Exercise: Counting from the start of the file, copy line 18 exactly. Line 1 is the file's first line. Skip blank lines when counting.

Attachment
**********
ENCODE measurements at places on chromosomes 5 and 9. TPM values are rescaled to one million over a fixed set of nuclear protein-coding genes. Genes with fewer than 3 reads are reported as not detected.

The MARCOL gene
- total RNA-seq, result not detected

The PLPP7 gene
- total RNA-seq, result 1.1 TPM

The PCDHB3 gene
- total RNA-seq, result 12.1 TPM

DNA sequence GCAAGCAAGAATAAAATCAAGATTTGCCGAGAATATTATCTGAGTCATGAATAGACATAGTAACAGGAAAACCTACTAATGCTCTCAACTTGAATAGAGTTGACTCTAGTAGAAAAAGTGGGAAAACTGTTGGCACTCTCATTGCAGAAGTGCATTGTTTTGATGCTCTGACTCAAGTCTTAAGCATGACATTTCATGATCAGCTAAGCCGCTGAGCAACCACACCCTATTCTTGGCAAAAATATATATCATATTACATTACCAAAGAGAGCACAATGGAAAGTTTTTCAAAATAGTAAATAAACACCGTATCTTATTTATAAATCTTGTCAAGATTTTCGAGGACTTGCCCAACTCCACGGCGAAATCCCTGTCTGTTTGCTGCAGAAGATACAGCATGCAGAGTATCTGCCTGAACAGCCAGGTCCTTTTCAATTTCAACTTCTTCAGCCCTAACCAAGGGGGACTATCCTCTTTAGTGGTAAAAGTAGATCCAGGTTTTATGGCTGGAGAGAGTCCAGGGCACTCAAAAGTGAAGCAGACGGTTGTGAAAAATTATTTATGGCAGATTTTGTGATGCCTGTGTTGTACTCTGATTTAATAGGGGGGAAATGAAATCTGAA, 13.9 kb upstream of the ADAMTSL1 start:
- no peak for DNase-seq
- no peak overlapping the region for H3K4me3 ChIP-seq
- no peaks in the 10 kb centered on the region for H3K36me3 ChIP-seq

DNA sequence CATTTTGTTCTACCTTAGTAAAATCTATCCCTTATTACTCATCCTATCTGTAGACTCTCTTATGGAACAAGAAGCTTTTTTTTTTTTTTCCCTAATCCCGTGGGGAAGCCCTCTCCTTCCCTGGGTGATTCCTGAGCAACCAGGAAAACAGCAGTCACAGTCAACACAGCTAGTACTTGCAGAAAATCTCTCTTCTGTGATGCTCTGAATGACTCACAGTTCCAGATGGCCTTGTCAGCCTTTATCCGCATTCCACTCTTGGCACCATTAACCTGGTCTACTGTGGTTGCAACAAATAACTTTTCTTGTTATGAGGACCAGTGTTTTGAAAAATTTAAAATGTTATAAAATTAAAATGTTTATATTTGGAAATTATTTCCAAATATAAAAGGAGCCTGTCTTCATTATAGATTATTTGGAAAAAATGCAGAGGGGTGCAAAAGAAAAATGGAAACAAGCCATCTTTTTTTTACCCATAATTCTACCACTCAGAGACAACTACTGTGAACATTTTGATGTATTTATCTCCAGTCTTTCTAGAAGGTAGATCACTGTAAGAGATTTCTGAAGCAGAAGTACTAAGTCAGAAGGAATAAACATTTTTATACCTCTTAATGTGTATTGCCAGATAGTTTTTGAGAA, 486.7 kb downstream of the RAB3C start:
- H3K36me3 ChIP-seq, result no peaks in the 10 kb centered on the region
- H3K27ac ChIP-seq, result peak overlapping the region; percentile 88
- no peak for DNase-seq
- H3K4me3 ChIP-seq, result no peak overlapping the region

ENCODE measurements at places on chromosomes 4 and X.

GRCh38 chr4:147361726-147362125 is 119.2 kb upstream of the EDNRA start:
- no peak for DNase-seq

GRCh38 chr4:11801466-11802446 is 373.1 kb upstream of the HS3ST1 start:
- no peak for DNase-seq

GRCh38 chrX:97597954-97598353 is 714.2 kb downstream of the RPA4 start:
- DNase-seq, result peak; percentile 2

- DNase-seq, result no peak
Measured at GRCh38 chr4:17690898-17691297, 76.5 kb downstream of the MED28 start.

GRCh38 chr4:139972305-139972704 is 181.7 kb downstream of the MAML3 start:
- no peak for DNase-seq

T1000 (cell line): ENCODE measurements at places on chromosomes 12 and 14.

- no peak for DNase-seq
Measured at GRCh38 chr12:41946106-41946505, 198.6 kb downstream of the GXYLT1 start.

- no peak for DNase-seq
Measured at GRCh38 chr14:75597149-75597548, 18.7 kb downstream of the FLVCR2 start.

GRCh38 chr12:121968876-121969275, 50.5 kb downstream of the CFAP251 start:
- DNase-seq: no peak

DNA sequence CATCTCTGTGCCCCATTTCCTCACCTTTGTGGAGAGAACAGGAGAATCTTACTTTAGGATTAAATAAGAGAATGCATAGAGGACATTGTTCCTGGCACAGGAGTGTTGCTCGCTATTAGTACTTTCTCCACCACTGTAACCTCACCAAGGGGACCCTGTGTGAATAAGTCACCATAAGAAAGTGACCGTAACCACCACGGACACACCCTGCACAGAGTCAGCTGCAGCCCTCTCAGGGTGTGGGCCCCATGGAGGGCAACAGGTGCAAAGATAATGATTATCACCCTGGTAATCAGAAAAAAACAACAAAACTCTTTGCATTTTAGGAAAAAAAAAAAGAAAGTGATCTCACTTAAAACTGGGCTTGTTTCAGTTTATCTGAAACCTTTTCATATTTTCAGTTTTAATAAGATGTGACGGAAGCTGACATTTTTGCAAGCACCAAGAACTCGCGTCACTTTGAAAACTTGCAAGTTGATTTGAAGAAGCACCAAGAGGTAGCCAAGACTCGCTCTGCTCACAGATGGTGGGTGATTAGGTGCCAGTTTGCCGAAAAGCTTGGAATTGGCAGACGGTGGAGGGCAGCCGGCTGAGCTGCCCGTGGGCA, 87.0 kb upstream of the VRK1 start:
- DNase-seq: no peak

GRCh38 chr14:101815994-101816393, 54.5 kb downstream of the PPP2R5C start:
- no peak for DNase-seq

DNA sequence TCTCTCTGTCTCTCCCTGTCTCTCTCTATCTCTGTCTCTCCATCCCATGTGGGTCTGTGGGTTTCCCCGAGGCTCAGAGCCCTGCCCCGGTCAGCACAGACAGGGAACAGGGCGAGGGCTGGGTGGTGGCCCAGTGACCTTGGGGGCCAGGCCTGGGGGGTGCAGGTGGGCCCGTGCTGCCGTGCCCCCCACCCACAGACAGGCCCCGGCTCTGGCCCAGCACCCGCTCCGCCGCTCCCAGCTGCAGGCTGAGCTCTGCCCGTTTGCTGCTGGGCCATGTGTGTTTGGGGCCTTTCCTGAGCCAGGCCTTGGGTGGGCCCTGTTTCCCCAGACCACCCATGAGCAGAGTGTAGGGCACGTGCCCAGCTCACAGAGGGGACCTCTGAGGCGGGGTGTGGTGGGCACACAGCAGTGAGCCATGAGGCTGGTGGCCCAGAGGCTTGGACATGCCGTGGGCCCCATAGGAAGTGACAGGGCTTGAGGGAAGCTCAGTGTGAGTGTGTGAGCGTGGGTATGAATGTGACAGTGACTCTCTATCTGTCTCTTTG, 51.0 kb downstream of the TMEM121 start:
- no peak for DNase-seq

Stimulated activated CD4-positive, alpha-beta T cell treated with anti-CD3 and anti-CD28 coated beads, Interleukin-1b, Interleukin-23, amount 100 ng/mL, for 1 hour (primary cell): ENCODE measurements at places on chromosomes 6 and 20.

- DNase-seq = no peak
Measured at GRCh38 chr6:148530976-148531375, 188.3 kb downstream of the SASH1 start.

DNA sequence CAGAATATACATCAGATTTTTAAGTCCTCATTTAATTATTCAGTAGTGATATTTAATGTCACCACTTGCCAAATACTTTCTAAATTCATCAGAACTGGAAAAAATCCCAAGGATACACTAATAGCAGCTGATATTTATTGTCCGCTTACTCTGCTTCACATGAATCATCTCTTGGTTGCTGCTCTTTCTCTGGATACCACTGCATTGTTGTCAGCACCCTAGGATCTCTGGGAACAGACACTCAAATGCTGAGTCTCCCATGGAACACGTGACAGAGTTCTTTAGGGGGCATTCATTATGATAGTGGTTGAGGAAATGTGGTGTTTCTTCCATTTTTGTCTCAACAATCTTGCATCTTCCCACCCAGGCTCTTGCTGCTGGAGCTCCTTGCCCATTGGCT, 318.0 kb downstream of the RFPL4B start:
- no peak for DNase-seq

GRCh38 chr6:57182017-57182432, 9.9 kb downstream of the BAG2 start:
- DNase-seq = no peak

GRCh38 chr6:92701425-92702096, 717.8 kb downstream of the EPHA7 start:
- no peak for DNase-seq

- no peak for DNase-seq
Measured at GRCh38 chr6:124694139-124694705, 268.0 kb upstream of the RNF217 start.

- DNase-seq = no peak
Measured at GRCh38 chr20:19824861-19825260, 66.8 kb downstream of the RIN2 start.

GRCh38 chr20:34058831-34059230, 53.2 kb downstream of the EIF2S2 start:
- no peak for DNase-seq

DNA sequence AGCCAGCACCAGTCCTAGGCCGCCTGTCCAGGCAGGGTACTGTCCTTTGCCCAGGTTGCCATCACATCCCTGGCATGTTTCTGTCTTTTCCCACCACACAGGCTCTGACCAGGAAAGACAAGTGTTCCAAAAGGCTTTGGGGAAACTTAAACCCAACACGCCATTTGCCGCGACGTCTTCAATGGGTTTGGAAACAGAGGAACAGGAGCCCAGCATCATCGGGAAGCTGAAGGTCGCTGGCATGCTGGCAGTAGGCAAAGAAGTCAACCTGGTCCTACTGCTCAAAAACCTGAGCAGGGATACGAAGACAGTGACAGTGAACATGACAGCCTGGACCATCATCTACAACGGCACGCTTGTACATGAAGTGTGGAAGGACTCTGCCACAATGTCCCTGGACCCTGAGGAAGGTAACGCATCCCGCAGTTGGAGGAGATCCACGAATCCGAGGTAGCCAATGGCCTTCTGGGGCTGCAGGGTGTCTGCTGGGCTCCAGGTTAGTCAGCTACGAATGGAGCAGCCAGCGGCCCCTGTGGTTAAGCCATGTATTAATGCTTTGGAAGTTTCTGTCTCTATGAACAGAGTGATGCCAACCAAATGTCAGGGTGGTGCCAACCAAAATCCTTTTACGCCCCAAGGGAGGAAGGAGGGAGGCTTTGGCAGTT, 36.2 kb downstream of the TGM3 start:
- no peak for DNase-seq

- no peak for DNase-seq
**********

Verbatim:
GRCh38 chr4:147361726-147362125 is 119.2 kb upstream of the EDNRA start: